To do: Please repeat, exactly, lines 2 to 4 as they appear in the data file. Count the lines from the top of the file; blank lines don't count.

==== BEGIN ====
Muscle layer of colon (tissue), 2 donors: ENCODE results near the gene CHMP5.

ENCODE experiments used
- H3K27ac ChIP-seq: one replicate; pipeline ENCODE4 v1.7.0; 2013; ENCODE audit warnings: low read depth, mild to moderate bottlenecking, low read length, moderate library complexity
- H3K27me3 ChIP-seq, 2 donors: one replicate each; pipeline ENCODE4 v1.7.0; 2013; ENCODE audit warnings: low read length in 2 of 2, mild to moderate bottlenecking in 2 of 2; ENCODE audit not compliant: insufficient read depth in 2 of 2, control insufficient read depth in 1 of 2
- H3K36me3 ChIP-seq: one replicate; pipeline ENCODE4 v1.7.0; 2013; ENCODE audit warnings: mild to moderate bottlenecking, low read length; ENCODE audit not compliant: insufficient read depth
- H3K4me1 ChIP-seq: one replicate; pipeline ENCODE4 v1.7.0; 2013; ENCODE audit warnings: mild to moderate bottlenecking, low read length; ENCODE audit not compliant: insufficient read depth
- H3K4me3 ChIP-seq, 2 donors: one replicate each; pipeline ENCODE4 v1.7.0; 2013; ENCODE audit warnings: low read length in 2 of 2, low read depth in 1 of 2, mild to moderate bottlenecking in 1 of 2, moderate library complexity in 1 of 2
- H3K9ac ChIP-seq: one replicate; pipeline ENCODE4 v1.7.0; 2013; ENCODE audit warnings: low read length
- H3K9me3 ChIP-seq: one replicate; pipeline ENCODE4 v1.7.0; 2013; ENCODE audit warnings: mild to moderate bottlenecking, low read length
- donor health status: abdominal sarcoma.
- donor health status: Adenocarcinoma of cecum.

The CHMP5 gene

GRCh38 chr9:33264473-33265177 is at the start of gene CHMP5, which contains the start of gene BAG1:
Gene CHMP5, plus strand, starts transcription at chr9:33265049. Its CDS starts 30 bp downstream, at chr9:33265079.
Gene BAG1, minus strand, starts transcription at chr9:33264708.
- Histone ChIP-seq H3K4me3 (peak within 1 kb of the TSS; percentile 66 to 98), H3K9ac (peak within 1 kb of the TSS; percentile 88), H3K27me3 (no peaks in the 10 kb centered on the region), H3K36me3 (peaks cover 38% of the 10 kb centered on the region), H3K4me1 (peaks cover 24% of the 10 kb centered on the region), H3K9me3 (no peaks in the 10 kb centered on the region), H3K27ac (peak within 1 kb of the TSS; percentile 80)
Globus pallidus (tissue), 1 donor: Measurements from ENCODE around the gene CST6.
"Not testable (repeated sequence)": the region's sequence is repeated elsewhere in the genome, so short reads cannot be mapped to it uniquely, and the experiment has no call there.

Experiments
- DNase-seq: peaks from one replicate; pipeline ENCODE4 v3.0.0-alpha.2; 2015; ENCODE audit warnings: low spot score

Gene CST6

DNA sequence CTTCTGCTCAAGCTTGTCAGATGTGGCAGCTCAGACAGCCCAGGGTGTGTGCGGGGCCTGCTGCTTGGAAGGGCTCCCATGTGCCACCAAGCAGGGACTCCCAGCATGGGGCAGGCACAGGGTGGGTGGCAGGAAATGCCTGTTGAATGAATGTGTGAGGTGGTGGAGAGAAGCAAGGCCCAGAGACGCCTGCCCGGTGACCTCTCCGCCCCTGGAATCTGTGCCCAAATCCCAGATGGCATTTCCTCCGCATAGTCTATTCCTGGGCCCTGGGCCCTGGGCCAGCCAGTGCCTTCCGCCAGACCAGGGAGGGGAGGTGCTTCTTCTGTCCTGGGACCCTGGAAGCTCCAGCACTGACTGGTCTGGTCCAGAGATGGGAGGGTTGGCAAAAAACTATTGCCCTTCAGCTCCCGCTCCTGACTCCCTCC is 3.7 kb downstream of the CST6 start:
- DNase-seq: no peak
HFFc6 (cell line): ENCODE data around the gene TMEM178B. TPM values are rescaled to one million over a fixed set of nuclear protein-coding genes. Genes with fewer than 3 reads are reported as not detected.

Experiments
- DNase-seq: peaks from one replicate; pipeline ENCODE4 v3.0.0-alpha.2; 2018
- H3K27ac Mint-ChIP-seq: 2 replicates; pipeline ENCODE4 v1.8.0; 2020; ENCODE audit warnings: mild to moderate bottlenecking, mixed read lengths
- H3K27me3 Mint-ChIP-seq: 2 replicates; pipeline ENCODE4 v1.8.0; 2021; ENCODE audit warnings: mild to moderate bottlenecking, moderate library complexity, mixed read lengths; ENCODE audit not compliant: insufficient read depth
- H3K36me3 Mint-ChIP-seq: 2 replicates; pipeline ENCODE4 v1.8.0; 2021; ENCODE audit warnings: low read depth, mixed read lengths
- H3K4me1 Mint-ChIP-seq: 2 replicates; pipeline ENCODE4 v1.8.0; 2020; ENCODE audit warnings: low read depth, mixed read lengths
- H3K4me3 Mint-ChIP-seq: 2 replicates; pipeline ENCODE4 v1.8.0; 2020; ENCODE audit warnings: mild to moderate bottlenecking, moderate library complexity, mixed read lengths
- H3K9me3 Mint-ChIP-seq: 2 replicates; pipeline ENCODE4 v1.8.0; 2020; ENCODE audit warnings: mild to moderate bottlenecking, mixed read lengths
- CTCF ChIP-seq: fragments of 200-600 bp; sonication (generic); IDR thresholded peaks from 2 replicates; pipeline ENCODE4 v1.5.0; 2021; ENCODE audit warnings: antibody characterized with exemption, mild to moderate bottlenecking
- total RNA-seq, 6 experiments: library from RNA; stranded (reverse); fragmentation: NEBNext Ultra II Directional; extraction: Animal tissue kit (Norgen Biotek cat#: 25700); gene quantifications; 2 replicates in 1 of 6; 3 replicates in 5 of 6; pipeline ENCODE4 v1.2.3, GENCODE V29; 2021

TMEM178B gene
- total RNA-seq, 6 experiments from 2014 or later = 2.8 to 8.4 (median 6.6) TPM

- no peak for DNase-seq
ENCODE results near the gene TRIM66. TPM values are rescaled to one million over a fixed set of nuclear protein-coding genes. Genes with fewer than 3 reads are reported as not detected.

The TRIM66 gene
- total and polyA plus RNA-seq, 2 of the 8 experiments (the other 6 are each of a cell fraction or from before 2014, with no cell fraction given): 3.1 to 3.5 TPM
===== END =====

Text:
ENCODE experiments used
- H3K27ac ChIP-seq: one replicate; pipeline ENCODE4 v1.7.0; 2013; ENCODE audit warnings: low read depth, mild to moderate bottlenecking, low read length, moderate library complexity
- H3K27me3 ChIP-seq, 2 donors: one replicate each; pipeline ENCODE4 v1.7.0; 2013; ENCODE audit warnings: low read length in 2 of 2, mild to moderate bottlenecking in 2 of 2; ENCODE audit not compliant: insufficient read depth in 2 of 2, control insufficient read depth in 1 of 2